“To grow up healthy, children need to sit less and play more.”
Children under five must spend less time sitting watching screens, or restrained in prams and seats, get better quality sleep and have more time for active play if they are to grow up healthy” – World Health Organization (WHO).
Screen time is a sensitive subject at the best of times for most families. However, now in a world of virtual birthday parties, and Zoom classes and with both parents and children spending a lot more of their time at home, it’s becoming increasingly more difficult to know when and how to put limits and restrictions on your child’s screen time.
There are many benefits to reduced screen time including “improving physical activity, reducing sedentary time and ensuring quality sleep in young children which will improve their physical, mental health and wellbeing, and help prevent childhood obesity and associated diseases later in life,” says Dr Fiona Bull, programme manager for surveillance and population-based prevention of noncommunicable diseases, at WHO.
At St. George’s, we understand that it’s often difficult to limit screen time at home, that’s why at nursery, we plan a range of activities that don’t involve screens! We encourage children to play and learn outside in our beautiful large gardens, we encourage yoga, music, singing and dancing, we read and listen to stories from our teachers and peers and we do lots of sensory play including activities with water, play dough and sand. For more activities, please see https://stgeorgesnursery.com/age-group/.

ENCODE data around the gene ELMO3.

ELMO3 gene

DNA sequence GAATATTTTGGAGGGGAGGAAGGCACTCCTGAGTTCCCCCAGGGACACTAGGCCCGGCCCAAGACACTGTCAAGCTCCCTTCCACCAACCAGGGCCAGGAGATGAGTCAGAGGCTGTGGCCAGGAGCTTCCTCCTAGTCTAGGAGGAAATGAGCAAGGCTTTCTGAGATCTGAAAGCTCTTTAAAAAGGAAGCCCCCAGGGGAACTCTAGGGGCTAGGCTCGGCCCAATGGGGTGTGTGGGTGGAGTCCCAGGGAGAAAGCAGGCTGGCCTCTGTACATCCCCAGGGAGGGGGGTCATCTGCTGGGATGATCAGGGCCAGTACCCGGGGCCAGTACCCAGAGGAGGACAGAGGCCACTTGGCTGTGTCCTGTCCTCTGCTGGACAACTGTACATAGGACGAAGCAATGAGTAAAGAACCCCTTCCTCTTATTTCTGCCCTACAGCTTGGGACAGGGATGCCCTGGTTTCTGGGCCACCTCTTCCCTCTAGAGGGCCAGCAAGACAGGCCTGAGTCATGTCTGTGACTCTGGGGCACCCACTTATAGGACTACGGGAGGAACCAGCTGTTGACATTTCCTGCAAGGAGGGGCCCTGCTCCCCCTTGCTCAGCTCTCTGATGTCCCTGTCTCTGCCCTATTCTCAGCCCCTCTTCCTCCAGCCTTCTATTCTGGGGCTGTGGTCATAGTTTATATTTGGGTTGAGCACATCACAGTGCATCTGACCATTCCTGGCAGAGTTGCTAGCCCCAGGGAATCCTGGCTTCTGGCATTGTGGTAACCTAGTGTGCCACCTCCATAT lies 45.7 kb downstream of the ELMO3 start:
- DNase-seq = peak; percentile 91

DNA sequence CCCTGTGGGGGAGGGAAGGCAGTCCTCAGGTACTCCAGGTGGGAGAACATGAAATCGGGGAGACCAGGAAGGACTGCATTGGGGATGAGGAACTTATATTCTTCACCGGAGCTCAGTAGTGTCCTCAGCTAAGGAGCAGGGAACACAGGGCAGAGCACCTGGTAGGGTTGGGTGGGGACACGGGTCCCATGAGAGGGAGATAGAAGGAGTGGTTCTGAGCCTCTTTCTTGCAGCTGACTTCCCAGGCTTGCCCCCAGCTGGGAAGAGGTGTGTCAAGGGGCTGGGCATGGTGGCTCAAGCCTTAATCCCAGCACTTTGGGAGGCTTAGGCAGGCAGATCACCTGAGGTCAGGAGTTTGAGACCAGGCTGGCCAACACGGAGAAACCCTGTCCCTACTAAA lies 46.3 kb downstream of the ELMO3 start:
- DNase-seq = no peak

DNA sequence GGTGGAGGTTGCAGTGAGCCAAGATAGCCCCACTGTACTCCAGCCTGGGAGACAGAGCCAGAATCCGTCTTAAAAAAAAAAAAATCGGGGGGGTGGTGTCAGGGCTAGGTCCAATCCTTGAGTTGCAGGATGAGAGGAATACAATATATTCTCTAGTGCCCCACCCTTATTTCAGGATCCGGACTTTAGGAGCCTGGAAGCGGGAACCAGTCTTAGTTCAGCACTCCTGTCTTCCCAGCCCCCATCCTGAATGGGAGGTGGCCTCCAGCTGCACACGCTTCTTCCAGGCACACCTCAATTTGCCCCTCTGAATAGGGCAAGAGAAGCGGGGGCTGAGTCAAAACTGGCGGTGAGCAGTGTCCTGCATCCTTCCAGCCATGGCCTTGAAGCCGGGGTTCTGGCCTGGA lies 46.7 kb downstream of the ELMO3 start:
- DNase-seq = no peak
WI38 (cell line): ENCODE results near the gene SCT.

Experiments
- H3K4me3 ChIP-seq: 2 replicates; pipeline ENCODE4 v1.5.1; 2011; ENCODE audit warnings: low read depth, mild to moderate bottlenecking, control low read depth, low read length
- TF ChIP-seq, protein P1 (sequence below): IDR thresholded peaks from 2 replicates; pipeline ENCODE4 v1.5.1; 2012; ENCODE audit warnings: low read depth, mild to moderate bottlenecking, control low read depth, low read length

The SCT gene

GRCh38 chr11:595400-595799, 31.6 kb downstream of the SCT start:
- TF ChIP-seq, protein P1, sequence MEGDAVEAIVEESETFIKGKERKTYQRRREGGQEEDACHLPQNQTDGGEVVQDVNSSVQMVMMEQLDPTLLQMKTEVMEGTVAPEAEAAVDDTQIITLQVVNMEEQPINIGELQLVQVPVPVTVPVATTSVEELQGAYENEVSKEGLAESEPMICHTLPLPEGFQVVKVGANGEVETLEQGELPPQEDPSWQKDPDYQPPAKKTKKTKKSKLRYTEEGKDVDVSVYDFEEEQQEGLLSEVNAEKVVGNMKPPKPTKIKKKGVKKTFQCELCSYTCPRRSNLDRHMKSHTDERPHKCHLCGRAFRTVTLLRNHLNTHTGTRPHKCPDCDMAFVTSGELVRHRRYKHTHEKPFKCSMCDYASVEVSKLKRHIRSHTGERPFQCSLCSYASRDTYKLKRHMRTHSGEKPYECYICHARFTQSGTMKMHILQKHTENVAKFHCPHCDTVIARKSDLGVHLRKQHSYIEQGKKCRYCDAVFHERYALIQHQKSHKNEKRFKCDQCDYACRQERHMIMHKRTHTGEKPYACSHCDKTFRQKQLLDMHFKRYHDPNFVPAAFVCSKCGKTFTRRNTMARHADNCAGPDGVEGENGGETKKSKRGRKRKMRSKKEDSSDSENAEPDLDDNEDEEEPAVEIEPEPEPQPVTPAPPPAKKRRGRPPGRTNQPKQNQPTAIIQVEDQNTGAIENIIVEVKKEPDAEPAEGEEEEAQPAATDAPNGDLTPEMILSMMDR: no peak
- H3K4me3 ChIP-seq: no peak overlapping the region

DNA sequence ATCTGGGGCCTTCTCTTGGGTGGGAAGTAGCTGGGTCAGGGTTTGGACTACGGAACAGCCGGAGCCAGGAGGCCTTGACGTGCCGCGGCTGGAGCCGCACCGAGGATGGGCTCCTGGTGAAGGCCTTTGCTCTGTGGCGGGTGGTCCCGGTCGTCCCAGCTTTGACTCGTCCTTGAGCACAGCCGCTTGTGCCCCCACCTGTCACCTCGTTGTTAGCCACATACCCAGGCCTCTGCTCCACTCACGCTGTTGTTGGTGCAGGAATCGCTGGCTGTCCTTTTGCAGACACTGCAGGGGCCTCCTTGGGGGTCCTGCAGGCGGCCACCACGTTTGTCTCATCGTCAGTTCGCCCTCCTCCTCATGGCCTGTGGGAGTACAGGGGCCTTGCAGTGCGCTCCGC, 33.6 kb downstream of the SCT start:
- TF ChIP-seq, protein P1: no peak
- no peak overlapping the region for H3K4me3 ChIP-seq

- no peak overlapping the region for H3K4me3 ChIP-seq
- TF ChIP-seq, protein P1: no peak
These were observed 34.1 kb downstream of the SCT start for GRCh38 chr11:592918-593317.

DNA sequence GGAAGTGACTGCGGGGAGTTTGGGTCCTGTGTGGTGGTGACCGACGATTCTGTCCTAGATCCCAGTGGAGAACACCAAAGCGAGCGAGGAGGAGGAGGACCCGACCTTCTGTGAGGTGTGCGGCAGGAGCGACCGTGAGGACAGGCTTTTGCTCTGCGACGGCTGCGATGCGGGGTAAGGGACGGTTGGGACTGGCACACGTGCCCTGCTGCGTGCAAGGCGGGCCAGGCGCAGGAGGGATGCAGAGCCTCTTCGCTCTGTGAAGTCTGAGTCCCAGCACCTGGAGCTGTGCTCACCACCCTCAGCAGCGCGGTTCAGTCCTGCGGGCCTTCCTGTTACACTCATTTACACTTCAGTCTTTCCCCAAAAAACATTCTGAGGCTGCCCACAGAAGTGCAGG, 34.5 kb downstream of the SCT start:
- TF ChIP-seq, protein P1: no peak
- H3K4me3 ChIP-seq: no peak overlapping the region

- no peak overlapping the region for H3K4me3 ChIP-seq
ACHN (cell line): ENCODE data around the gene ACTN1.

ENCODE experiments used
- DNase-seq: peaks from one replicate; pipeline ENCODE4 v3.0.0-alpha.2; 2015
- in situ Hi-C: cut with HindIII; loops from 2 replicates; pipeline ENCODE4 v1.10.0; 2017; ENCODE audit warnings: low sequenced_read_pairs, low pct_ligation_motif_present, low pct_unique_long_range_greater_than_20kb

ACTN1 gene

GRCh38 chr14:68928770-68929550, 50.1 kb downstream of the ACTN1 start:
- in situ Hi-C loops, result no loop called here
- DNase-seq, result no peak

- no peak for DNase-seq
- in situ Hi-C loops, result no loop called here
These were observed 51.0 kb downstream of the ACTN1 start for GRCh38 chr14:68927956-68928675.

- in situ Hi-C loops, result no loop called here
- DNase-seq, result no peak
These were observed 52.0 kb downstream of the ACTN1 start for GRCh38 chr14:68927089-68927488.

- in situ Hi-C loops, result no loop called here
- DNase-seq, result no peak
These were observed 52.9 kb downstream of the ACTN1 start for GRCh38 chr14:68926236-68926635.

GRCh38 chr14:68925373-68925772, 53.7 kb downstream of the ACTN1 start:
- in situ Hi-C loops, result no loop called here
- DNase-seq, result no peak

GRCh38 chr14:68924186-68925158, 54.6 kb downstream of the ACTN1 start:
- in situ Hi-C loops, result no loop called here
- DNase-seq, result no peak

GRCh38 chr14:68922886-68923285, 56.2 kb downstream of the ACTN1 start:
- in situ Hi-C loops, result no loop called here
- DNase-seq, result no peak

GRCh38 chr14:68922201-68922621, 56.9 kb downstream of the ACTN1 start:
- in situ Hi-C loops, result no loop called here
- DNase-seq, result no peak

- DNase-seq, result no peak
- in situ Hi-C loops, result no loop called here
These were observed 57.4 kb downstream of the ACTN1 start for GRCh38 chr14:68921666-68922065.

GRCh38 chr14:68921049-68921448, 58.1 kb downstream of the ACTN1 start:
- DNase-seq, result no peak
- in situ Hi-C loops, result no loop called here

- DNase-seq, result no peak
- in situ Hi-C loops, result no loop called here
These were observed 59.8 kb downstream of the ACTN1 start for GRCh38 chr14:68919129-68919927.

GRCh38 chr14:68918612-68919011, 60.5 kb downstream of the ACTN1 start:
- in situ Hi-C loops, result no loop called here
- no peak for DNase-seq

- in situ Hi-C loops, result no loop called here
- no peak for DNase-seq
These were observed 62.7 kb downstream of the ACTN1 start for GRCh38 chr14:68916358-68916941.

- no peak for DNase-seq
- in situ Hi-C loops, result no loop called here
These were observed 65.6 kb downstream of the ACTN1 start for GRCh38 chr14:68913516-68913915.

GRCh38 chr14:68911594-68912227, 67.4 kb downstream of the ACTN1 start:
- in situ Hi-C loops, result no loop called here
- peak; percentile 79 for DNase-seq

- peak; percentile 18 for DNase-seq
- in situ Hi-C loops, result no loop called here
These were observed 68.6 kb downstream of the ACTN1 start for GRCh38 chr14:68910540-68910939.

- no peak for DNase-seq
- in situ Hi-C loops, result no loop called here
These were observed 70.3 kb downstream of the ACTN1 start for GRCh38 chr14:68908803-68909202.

The wide range of activities we do at St. George’s Nursery helps to keep the children active, fit and healthy, as well as to boost their imagination, creativity and enhance their motor and social skills.
Here are a few things you can do at home too…
Start by recognising that with so much more happening online nowadays, some screen time is inevitable. However, there are techniques you can use to limit this:
“When we tell kids not to do something, we almost always need to tell them what to be doing instead,” says Stephanie Lee, PsyD, a clinical psychologist at the Child Mind Institute.
Develop a non-screen activity menu with your children that includes their various other favourite activities, such as cooking and baking, arts & crafts or even teaching pets new tricks. This will help when they are feeling fed up or bored, they have a variety at options ready to go.
Your children may try to reject your new system and act grumpy for the first couple of days. Children often try their luck with new restrictions and try to gauge how firm they really are. If you keep with the plan, rejection and push back are likely to disappear and your children will become accustomed to their new routines.
This definitely won’t be an easy one but it’s important to lead by example. Children are likely to replicate behaviours such as putting your screens away at certain times of time every day. Not only will this help your children decrease the time they spend on their screens, but could also help you control the amount of time you spend doing the same and could give you more valuable and mindful time with your children.